The collections community is one of the mediators of both, technical as well as socio-ethical aspects with regard to implementing and executing Access and Benefit-Sharing (ABS) regulations. In this context, a growing number of legal, regulatory, and ethical issues are confronting biodiversity collections. The Nagoya Protocol on Access and Benefit Sharing has notable implications, and although the aim is to create greater legal certainty and increase transparency for both providers and users of genetic resources, this agreement often poses a number of challenges for those collecting, managing, and using collections. Several issues remain unresolved, including the inclusion of digital sequence information (DSI) under the CBD and/or the Nagoya Protocol; the conservation and sustainable use of marine biological diversity of areas beyond national jurisdiction (BBNJ) with the consideration of the development of an international instrument under the United Nations Convention on the Law of the Sea; and the interaction with traditional knowledge and data rights of indigenous people, local communities, women and youth (CARE principles for the governance of indigenous data).
Already for ABS, chains of custody must be documented. The technical implementation of and operational compliance with chains of custody have expanded requirements when specimens are used for specific purposes, such as certification or forensic casework. In a versatile conservation work environment, chains of custody span the path of a specimen and its associated metadata from the gathering event in the field, transport, accessioning, preparation and digitization to use (e.g., lab work, imaging, statistical analyses) and end products (e. g. reports, publications), including loan/gift-events in the context of biodiversity collections. Chain of custody-functionality and the information it provides must be available when required for official reporting (compliance) in conservation contexts, national planning, court evidence, and commercial and customs decisions. These represent some of the main use cases for which transactional mechanisms and provenance ([Topic 10](link to topic 10)) are needed and for which consensus on global implementation mechanisms is needed.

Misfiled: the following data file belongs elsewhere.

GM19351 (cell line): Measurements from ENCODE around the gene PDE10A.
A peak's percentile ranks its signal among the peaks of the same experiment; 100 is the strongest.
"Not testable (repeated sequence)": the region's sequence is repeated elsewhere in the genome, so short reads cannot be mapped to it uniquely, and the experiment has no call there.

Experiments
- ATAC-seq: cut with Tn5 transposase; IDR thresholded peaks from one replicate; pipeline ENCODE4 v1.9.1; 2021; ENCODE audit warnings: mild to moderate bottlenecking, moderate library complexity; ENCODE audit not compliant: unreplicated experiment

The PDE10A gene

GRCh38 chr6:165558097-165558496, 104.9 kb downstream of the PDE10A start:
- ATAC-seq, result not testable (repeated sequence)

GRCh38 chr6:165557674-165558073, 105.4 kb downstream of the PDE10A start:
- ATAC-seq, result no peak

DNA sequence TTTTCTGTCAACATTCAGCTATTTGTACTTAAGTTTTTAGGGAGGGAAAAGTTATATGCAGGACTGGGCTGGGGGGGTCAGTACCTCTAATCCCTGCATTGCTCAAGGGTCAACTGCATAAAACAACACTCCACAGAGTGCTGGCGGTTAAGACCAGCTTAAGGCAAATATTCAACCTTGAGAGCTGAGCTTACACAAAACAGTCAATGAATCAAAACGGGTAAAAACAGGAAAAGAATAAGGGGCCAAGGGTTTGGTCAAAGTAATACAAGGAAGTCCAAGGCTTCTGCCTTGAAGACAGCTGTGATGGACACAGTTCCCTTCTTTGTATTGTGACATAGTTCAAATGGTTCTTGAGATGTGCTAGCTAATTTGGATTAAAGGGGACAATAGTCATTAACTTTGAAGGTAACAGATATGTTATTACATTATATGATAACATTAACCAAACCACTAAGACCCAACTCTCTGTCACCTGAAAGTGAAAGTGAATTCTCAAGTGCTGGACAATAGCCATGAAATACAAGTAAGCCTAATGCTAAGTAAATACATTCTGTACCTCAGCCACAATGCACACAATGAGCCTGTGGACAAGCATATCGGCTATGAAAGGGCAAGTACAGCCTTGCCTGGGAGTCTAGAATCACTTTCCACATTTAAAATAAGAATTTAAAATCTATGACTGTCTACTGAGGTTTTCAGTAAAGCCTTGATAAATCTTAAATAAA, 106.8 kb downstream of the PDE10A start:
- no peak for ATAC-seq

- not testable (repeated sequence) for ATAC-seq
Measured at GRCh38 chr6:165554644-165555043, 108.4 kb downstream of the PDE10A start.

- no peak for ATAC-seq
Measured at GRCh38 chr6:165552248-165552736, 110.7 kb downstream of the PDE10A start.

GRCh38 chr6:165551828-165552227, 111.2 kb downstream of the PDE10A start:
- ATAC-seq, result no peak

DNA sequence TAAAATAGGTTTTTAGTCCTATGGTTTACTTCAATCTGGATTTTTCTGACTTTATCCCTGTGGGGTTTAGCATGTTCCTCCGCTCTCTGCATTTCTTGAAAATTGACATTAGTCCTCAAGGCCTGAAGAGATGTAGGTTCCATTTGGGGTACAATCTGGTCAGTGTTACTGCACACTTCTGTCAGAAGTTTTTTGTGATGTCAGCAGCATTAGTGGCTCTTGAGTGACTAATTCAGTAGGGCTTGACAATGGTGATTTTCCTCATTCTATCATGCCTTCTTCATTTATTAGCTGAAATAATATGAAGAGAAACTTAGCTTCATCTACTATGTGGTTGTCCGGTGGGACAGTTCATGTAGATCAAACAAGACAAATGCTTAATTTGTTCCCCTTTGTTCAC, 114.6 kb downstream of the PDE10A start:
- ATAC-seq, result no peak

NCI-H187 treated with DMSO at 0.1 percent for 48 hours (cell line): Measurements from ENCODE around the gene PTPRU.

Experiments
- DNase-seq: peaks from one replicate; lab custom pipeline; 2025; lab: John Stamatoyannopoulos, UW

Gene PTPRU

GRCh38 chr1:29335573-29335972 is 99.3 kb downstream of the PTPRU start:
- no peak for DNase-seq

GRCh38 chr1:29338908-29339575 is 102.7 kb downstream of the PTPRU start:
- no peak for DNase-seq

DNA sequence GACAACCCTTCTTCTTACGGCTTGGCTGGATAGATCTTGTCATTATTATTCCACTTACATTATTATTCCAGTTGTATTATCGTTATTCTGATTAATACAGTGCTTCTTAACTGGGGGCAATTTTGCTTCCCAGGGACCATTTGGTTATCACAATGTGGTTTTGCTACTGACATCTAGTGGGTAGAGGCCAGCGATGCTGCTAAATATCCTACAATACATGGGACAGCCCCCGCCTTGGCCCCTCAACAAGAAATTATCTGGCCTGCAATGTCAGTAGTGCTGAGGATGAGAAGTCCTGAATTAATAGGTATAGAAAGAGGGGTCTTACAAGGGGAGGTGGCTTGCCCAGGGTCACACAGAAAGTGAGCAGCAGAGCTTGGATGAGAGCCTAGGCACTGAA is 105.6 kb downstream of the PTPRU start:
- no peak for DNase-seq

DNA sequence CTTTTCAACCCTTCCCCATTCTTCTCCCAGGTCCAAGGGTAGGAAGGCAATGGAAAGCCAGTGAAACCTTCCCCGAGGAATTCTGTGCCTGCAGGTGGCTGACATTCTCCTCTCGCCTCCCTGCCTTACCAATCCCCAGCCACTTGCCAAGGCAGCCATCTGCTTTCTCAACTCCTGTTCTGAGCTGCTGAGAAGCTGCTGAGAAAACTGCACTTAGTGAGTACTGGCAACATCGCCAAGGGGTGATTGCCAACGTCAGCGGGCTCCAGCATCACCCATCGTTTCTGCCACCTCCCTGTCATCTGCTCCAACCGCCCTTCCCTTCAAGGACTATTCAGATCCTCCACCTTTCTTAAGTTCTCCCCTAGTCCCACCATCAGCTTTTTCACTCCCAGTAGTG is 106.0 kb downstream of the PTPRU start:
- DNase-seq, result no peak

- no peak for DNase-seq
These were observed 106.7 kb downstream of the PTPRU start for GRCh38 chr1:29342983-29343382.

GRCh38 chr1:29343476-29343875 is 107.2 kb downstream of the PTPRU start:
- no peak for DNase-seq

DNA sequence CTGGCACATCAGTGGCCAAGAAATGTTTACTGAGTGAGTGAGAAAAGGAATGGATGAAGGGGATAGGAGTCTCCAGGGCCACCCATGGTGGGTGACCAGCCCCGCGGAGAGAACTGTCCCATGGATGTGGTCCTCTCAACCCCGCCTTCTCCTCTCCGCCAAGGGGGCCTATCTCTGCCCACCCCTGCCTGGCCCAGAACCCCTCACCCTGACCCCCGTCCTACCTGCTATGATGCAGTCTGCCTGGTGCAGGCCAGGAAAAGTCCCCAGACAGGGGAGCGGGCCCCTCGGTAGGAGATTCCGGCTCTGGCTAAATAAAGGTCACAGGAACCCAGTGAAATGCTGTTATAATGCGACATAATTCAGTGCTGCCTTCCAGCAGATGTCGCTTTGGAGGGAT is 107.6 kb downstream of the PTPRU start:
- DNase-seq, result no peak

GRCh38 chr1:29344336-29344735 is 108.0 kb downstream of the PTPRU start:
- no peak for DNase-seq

- Which models and frameworks already exist? Have they been implemented and how? Are they in use? What are the experiences with them?
- Who decides the specifics of what should be implemented?
- Will this need to be an international, legal and multi-stakeholder top-down model or will it be a per-specimen/per-information and per-provider bottom-up model?
- What happens if for one specimen or information different potential rights-holders exist? E.g., an indigenous people and local community (IPLC), a researcher who produced derived results, a collections institution, a company holding a patent, etc.